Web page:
Dauntless is the perfect word to sum up my little boy, Harry. He shows fearlessness and determination in everything he does, which has stood him in good stead since being giving a working diagnosis of Dyspraxia.
Dyspraxia, as stated by the Dyspraxia Foundation, is a form of developmental co-ordination disorder (DCD), which can effect both fine and gross motor skills, that is, co-ordination of small and large muscles, which leads to difficulty in tasks using these skills, such as handwriting and using cutlery.
Other symptoms can include falling over frequently, and dropping objects, or spilling drinks – often attributed to clumsiness, especially as it is more likely to affect boys than girls. More information on the wide range of problems caused by dyspraxia, can be found here.
It did come as quite a shock when 18 months ago, Harry’s teacher raised his suspicions that Harry might be suffering from Dyspraxia, as I myself had put his constant fidgeting and the fact that he often fell over fresh air down to him just being a ‘typical’ boy.
We have found the process of diagnosis to get him the help he needs a long one, with having to wait over 12 months before being able to even get him into the system to be assessed. Strangely, the onset of Coronavirus has actually helped our cause, as cancellations of appointments meant Harry jumped up the list.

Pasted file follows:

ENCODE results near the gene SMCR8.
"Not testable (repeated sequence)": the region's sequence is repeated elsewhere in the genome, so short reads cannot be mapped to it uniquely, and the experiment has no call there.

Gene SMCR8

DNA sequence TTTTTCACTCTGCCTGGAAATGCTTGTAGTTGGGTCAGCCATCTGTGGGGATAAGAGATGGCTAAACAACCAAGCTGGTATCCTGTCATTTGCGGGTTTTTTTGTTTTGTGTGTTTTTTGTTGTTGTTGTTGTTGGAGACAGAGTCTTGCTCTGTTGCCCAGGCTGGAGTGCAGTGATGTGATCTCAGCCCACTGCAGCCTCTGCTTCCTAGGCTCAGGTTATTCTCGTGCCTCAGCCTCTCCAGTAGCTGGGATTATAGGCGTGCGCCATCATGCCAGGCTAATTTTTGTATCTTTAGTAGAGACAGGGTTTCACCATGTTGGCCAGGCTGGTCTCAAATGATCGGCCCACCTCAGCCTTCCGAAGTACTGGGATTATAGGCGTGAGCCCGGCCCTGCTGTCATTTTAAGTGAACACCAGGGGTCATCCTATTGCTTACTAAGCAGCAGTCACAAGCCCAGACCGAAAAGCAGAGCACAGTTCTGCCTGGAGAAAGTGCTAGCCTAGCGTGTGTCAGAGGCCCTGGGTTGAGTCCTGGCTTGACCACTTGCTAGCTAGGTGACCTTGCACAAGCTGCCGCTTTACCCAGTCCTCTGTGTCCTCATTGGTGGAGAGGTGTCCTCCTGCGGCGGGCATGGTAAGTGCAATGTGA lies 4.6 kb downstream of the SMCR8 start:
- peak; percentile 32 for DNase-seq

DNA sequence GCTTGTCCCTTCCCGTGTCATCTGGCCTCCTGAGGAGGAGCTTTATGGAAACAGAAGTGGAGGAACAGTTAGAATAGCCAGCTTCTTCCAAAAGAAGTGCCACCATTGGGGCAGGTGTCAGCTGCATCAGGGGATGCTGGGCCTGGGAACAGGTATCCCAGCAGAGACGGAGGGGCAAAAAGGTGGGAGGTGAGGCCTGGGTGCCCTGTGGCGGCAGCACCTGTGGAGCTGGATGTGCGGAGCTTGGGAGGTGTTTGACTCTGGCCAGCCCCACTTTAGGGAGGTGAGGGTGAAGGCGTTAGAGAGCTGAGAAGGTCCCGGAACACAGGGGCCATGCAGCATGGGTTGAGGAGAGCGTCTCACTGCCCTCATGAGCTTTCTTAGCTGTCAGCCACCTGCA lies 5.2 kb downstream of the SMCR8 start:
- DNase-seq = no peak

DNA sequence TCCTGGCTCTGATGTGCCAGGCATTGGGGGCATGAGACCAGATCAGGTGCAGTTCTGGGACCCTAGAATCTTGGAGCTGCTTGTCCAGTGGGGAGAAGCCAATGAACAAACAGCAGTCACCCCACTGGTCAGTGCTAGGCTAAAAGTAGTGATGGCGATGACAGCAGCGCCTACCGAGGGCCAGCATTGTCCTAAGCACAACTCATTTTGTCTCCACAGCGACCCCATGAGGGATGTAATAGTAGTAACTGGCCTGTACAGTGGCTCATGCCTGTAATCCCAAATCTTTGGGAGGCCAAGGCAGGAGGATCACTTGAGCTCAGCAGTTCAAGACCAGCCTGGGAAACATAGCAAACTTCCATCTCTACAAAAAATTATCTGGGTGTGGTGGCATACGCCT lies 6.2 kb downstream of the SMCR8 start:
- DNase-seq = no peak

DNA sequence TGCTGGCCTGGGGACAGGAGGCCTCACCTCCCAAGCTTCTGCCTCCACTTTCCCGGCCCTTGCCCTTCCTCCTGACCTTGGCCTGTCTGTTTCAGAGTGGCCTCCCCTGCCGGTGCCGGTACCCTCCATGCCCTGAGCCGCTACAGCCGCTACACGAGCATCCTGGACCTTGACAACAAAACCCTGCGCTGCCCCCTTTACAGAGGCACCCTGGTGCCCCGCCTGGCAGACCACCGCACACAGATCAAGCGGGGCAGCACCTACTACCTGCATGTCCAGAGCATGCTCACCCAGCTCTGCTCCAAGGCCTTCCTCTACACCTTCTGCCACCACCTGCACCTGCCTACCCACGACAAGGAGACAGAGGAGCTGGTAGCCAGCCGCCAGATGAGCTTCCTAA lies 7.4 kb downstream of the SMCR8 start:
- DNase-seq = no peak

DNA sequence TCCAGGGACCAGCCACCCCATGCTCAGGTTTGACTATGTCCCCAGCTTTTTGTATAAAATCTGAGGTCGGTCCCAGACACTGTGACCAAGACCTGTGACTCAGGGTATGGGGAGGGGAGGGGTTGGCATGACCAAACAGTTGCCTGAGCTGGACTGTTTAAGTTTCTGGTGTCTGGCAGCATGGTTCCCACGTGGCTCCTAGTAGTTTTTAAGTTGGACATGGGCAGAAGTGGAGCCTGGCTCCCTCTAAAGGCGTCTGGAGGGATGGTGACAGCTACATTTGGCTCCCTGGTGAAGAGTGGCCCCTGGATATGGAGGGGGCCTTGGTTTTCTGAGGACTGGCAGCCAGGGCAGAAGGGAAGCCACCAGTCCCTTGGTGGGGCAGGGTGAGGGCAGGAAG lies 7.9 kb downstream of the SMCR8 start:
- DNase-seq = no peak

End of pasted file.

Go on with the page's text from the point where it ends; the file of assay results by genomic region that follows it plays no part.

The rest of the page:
The longer we had to wait, the more I saw how it is so important he gets support in school, particularly with his handwriting. I saw after working more closely with him during the months of home schooling – a time most of us would like to forget about!- how difficult and at times, painful he finds writing.
He is a clever little boy and as he gets older, his school’s main concern was that the content of his work was being undermined by his quite frankly, through no fault of his own, atrocious handwriting.
Recently he has had his second assessment, which involved a full hour of activities designed to test his memory and concentration. This will be followed up by a physical assessment which should be more fun – testing his hopping, jumping and catching skills.
Harry, in defiance of this disorder, and true to character, plays football in defence for Cheshire Vikings, is at Stage 5 in his swimming lessons at the local leisure centre and can confidently ride a bike without stabilisers, all activities he should struggle with, with this diagnosis.
Now, don’t get me wrong, he is no Andy Robertson, but he goes out there and gives it his all – apart from when he is made to run laps in training!!
We are currently working on his touch typing skills, as it is likely he will need a laptop in class, and are using the BBC touch typing programme on BBC Bitesize, which he is taking in his stride.
His attitude to life at the tender age of 8 years old, is one matched by other fellow sufferers such as Daniel Radcliffe, Florence Welch, of Florence and the Machines, the photographer David Bailey and Albert Einstein, who is now thought of as being dyspraxic, as the condition was not recognised in his lifetime.
Harry lets nothing stop him, already following the advice given by Daniel Radcliffe in this morning’s post, and is an inspiration to me as his Mum, and I hope to others around him as he gets older too.